This essay suggests that the U.S.-American Pragmatist tradition could be fruitfully reconstructed by way of a dialogue with Latin American Liberation Philosophy. More specifically, I work to establish a common ground for future comparative work by: 1) gathering and interpreting Enrique Dussel’s scattered comments on Pragmatism, 2) showing how the concept of liberation already functions in John Dewey’s Pragmatism, and 3) suggesting reasons for further developing this inter-American philosophical dialogue and debate.
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  9. Dewey's and Freire's Pedagogies of Recognition : A Critique of Subtractive Schooling.Kim Díaz - 2011 - In Gregory Fernando Pappas (ed.), Pragmatism in the Americas. Fordham University Press.
    Subtractive schooling is a type of pedagogy that subtracts from the student aspects of her identity in order to assimilate and reshape her identity to fit the American mainstream. Here, I question the value of assimilation as it takes place in our public school systems. Currently, immigrant children are often made to feel inadequate for being culturally different. This is detrimental to their development as students given that at their young age they do not yet have the emotional maturity to (...)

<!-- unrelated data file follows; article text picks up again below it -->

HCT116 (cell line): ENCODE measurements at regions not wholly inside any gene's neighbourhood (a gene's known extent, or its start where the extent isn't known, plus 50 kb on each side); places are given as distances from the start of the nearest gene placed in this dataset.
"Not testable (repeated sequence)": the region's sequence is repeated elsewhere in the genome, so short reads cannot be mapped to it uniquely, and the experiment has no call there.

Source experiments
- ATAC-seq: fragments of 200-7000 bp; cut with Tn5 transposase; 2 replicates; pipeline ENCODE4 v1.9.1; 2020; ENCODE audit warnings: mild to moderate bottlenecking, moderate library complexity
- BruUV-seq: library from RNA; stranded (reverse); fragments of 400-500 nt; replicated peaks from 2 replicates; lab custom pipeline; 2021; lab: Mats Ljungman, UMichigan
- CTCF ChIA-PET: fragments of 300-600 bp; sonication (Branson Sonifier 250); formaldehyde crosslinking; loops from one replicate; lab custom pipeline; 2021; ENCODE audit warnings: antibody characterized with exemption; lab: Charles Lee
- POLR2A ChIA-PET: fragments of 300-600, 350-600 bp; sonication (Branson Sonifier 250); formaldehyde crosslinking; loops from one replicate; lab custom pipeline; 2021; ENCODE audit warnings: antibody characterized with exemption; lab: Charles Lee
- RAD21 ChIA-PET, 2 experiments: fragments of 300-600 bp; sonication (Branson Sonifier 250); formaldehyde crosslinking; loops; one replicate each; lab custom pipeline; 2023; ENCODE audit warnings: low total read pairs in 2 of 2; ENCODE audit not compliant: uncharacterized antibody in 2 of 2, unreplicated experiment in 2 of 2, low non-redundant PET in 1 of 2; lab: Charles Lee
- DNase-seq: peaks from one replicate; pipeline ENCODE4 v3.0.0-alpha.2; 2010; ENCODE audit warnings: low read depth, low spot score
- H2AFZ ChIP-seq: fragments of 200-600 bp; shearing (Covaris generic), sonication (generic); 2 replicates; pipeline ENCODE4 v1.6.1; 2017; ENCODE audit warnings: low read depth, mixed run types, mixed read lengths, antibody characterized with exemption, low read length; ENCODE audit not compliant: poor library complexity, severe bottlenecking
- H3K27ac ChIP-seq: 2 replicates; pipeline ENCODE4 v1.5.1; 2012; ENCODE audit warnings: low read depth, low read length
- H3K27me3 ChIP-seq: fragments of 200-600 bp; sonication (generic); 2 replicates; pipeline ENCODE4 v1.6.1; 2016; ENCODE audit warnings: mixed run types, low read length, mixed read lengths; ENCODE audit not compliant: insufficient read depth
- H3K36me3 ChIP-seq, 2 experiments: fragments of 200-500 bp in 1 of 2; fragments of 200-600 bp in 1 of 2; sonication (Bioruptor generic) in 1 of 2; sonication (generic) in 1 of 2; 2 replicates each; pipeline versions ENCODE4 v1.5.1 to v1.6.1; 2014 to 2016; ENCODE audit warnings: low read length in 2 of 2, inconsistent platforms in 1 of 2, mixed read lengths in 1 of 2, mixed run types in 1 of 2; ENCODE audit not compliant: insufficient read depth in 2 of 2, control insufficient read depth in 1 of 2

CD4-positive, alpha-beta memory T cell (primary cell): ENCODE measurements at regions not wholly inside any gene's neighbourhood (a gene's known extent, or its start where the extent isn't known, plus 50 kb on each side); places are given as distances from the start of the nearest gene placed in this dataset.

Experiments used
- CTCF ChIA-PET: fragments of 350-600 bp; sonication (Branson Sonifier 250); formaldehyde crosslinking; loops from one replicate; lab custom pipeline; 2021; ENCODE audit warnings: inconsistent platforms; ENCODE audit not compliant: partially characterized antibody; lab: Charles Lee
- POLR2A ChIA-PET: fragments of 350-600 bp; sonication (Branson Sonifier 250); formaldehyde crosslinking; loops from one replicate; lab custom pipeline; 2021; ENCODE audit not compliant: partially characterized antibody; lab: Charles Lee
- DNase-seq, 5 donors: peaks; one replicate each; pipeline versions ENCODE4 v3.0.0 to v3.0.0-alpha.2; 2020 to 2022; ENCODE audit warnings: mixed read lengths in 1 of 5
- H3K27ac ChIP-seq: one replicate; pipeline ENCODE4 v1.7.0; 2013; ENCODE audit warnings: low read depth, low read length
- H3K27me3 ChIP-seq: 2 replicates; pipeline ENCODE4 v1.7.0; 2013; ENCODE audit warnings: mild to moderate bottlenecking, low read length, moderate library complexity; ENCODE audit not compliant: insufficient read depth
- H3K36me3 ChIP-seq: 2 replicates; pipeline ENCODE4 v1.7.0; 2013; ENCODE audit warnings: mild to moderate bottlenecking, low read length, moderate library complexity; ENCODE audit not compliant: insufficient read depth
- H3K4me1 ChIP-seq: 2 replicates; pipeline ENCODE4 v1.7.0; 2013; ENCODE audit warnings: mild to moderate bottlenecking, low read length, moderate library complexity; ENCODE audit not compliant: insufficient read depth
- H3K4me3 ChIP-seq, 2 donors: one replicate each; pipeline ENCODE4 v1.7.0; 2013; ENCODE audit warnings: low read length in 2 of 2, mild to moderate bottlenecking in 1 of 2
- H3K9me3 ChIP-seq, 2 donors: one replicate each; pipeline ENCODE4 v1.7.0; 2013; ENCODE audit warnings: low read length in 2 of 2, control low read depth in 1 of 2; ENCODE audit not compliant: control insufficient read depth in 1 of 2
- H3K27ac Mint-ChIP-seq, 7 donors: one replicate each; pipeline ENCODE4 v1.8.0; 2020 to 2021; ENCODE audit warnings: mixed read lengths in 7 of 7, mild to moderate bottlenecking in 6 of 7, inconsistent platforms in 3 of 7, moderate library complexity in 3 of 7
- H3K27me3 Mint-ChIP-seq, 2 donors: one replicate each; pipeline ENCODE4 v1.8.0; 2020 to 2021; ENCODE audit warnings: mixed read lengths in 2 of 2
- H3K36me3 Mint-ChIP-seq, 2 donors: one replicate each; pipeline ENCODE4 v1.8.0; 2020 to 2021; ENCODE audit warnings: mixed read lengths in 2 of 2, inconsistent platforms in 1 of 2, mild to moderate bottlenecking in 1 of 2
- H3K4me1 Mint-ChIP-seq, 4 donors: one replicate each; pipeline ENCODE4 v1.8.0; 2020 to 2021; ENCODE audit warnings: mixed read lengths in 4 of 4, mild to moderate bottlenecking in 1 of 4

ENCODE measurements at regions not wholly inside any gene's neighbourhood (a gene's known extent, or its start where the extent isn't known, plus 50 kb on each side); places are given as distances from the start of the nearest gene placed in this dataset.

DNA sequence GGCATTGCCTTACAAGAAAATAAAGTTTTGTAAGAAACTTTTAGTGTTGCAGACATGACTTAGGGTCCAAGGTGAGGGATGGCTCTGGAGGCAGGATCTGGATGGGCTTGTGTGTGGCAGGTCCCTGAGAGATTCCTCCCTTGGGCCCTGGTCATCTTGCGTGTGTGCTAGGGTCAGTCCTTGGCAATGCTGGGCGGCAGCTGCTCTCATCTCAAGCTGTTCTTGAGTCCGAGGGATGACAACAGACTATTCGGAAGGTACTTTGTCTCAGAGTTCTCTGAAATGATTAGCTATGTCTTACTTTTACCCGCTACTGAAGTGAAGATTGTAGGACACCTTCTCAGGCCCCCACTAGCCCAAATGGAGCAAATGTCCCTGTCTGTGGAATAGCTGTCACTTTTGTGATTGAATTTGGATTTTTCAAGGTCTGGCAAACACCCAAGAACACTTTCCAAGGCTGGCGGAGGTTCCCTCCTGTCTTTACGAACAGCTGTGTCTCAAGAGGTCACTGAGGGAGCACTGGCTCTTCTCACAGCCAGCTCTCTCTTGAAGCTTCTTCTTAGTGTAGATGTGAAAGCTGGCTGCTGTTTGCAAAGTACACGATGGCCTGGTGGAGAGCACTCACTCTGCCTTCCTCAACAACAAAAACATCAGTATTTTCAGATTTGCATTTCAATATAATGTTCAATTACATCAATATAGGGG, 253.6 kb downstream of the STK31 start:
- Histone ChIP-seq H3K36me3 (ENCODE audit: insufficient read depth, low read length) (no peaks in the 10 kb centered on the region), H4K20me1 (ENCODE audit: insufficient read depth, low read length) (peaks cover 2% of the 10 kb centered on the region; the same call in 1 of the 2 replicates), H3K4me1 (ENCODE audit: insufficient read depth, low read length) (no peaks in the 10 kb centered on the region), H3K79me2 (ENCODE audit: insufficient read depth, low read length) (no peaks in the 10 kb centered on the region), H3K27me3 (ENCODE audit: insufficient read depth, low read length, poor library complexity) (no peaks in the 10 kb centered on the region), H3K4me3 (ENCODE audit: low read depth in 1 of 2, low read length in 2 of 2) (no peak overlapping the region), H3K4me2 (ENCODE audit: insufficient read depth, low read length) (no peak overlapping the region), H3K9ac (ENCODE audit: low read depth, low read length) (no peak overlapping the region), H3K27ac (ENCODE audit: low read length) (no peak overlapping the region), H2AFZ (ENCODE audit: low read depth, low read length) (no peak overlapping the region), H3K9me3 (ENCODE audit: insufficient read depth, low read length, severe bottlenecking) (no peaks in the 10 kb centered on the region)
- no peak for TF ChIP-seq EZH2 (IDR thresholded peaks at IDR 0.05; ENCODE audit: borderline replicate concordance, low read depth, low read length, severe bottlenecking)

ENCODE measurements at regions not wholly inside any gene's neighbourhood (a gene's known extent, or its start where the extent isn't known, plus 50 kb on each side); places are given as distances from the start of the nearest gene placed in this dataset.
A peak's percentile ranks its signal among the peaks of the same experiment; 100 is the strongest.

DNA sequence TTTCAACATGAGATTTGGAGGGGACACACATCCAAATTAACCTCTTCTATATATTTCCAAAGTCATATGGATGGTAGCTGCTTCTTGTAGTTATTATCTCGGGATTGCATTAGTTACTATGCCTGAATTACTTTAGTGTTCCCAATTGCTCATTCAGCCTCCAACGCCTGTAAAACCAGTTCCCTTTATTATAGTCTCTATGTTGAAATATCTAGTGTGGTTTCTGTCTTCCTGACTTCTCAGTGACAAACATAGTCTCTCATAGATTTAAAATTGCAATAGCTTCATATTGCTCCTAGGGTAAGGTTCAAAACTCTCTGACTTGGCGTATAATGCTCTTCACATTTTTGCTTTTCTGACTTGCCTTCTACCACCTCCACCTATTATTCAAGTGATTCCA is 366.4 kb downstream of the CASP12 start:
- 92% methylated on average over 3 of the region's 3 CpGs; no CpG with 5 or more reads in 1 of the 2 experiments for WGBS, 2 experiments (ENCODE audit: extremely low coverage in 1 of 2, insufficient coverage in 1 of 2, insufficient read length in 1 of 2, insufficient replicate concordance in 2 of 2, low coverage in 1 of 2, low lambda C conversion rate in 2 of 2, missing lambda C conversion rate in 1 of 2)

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  10. Globalization and Democratization in Brazil: An Interpretation of Rawls's Political Liberalism.Nythamar de Oliveira - 2004 - Civitas 4 (1):39-55.
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  11. Comentarios Sobre la Concepcion de la Justicia Global de Pogge.Pablo Gilabert - 2007 - Revista Latinoamericana de Filosofia 33 (2):205-222.
    This paper presents a reconstruction of and some constructive comments on Thomas Pogge’s conception of global justice. Using Imre Lakatos’s notion of a research program, the paper identifies Pogge’s “hard core” and “protective belt” claims regarding the scope of fundamental principles of justice, the object and structure of duties of global justice, the explanation of world poverty, and the appropriate reforms to the existing global order. The paper recommends some amendments to Pogge’s program in each of the four areas.